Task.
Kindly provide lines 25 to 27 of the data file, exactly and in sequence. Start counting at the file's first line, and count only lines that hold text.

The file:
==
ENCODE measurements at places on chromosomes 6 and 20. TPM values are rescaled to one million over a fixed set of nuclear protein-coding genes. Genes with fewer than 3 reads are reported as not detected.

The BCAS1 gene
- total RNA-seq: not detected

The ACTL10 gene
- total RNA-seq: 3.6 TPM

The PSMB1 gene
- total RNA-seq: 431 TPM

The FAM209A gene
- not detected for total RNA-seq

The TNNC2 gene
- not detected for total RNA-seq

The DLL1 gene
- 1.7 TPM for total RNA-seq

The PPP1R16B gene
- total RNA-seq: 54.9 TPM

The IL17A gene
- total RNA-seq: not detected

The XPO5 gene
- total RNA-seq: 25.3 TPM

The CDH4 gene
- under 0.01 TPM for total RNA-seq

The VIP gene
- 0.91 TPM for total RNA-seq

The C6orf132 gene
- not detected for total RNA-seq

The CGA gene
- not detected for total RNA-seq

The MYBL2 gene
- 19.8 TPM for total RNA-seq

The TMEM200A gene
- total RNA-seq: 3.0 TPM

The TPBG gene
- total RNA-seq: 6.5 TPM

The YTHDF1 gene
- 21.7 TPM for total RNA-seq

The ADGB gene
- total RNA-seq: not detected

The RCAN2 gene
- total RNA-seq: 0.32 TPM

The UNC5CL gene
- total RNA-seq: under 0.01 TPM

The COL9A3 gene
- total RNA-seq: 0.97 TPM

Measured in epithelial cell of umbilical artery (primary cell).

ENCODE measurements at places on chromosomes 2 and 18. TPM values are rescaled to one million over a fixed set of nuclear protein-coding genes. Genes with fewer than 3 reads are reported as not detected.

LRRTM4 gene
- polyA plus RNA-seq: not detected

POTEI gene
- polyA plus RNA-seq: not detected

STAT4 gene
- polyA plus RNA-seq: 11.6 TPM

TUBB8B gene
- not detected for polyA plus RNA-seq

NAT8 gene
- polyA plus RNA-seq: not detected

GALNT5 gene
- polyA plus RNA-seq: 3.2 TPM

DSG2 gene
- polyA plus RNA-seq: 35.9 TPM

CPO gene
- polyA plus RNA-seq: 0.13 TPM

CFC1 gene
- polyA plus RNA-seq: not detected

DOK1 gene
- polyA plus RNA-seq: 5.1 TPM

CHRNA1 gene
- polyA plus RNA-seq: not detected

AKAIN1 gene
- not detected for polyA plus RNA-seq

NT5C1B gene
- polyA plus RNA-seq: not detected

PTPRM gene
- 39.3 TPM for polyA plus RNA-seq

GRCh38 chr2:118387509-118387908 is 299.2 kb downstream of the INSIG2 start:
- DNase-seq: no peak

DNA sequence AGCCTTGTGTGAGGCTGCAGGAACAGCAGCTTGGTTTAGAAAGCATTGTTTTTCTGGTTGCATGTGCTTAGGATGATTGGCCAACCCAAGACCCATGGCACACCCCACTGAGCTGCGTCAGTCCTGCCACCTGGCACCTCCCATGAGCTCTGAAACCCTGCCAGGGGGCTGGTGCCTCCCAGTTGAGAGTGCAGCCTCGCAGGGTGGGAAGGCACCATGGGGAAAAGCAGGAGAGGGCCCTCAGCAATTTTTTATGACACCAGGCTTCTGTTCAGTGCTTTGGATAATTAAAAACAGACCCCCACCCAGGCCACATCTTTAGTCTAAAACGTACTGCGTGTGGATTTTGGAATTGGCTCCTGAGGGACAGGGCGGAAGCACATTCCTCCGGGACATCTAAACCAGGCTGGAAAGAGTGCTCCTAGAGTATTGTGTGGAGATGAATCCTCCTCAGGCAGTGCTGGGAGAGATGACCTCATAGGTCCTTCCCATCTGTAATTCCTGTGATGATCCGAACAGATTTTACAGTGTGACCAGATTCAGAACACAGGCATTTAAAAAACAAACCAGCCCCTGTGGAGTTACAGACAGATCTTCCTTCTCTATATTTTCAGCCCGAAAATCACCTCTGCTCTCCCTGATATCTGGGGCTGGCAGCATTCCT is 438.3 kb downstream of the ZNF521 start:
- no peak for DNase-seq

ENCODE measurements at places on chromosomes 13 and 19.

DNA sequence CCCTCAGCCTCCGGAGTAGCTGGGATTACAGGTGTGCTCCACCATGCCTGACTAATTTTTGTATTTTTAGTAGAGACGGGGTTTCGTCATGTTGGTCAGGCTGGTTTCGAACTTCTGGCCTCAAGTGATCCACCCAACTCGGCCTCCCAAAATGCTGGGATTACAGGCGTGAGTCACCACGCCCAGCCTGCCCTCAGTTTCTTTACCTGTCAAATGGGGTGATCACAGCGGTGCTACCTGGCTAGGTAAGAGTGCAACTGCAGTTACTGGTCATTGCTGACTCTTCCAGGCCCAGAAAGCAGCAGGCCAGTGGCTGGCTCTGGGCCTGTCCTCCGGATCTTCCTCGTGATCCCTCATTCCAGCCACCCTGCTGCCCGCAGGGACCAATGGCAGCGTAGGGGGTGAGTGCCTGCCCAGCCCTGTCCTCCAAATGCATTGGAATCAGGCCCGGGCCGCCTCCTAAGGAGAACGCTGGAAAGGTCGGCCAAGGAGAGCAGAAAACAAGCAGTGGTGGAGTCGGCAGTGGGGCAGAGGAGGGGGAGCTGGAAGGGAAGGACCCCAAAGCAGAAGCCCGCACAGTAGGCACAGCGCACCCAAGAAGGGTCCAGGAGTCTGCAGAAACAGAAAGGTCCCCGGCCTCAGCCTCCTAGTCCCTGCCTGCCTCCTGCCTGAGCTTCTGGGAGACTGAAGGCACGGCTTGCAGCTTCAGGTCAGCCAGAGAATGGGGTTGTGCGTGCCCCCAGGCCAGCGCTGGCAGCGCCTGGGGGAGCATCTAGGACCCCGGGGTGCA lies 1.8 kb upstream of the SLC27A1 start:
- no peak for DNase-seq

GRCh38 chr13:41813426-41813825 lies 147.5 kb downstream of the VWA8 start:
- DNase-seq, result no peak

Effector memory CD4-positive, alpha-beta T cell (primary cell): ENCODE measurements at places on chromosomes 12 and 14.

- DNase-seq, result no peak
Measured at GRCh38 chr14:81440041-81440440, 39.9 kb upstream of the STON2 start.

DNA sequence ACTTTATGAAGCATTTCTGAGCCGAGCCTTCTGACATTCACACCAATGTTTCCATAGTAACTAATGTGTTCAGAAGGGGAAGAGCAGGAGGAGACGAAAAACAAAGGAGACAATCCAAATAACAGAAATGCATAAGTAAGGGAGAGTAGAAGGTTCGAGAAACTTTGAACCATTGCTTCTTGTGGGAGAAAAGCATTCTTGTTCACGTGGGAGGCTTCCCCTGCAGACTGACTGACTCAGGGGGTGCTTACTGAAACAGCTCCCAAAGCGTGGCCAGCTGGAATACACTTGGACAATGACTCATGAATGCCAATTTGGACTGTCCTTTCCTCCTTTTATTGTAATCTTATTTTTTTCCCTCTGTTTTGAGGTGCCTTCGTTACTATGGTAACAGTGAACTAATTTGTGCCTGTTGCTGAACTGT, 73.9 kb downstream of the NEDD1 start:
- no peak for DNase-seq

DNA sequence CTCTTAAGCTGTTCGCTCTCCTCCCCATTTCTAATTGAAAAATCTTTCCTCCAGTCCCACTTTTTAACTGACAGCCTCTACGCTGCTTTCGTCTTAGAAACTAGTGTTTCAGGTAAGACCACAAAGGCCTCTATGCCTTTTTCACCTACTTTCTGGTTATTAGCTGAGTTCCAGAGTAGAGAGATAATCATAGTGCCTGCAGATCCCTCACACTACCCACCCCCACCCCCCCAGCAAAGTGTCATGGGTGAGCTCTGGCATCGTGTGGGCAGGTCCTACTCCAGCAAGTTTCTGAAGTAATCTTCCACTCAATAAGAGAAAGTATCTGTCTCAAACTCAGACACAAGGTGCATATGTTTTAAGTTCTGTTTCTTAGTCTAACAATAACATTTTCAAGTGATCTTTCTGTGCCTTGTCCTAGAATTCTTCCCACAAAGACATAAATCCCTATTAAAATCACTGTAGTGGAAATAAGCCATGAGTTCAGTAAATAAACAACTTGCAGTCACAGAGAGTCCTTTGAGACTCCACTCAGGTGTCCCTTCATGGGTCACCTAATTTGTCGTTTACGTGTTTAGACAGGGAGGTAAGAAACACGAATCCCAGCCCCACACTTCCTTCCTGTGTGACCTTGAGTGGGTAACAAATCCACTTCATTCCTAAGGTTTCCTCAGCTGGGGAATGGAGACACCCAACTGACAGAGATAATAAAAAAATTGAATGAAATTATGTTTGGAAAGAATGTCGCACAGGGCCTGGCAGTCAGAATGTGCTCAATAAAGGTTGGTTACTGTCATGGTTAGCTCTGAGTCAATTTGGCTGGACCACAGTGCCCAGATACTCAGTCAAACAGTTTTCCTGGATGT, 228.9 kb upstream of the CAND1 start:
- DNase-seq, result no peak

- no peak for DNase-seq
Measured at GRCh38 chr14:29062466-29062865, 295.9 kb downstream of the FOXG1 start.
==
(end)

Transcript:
- not detected for total RNA-seq

The CGA gene
- not detected for total RNA-seq